Stay Safe This Holiday Weekend With Biking Tips from Cycles on Call
Friday, May 25, 2012
5 Steps to Safe Cycling This Summer!
Curb your vanity not your head
Make no mistake, you should definitely start on the road to safe cycling by wearing a quality helmet. Your helmet should fit snugly to your head. If your helmet is over five years old you may want to consider investing in a new one. Over the years helmet technology has greatly improved. Helmets have become easier to fit, safer and more comfortable. One stand out feature of helmets made within the last five years is the dial or ratcheting mechanism to secure the helmet to your head. Gone are the days of mushy foam sizing pads that made for an ill fitting helmet that was less safe as the size of the pads increased. The dial allows you to fit the helmet snugly, which means it is comfortable and stays in place when you need it.
Hold your line
Fairfield County is covered with narrow roads with little or no margin for bicycles. Regardless of your opinion about sharing the road, you never want to have that argument with the side mirror of Chevy Suburban. Learn to ride through sand and over sticks. Honing these skills will allow you to ride in a straight line far to the right. Practice in a parking lot by laying out small sticks that you can ride over.
Go faster. Try various angles. Develop this skill, and you will have the confidence when you confront it on the road.
Intersections and side streets can be nerve wracking. Make sure the driver is aware you are there. Drivers are conditioned to scan for cars, when they don't see one they typically go. The cyclist has the big disadvantage of being smaller than a car, thereby making it easy to hide in a drivers blind spot.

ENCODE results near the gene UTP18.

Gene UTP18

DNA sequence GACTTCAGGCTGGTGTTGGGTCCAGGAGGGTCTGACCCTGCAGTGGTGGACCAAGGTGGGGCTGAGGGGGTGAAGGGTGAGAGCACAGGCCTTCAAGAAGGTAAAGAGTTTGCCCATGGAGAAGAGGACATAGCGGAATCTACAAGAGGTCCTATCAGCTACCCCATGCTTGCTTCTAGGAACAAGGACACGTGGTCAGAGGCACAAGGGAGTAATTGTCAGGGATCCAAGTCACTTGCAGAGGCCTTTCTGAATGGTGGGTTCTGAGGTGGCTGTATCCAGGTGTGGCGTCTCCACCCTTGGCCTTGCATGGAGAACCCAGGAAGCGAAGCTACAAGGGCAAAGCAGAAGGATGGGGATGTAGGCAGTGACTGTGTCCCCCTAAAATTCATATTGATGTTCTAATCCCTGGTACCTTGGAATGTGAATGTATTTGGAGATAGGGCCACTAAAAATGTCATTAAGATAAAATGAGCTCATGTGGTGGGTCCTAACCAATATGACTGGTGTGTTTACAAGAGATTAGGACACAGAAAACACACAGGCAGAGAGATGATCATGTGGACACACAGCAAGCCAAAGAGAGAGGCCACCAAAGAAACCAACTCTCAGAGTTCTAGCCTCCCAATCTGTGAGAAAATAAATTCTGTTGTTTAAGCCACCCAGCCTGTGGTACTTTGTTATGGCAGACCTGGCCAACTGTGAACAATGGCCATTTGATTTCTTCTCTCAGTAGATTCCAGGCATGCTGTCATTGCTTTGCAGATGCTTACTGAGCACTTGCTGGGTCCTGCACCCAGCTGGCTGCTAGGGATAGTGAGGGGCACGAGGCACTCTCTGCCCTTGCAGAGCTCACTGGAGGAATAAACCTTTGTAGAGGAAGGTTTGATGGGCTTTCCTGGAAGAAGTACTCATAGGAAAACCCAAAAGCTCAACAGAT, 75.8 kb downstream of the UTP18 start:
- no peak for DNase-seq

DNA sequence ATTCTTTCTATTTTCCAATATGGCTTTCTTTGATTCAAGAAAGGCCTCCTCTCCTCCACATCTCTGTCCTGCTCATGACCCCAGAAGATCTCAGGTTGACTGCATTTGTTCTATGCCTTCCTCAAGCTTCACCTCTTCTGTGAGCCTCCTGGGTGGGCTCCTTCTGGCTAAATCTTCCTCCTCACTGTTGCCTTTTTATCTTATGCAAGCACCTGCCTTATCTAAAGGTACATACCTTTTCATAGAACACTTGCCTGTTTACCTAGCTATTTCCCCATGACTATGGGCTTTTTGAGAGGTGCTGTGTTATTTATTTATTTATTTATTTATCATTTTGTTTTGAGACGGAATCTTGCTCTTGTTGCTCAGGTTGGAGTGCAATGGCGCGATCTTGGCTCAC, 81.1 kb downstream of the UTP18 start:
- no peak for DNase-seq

When approaching a driver exiting a cross street or driveway make eye contact. Wave and smile. Make sure that the driver is aware you are there.
LED flashers are not for night riding, they're for riding
Flashing LED lights are by far the best way for a cyclist to communicate with drivers. Even at distances of up to a quarter of a mile a flashing red LED screams out to a driver “I am here”
Most of the lights on the market have several settings. Always choose the flashing mode. If you look at the light and it is unbearable to look at; that's the right setting.
Give us a clue
Carry identification, a cell phone and a couple of bucks. Making a copy of your drivers license, and placing it in a pocket is a great idea. You can use the extra space to write in valuable information like an In Case of Emergency contact name, blood type, allergies, etc.
Lou Kozar is an avid cyclist and owner of Cycles On Call, The Bicycle Shop That Comes to You.
You can contact him at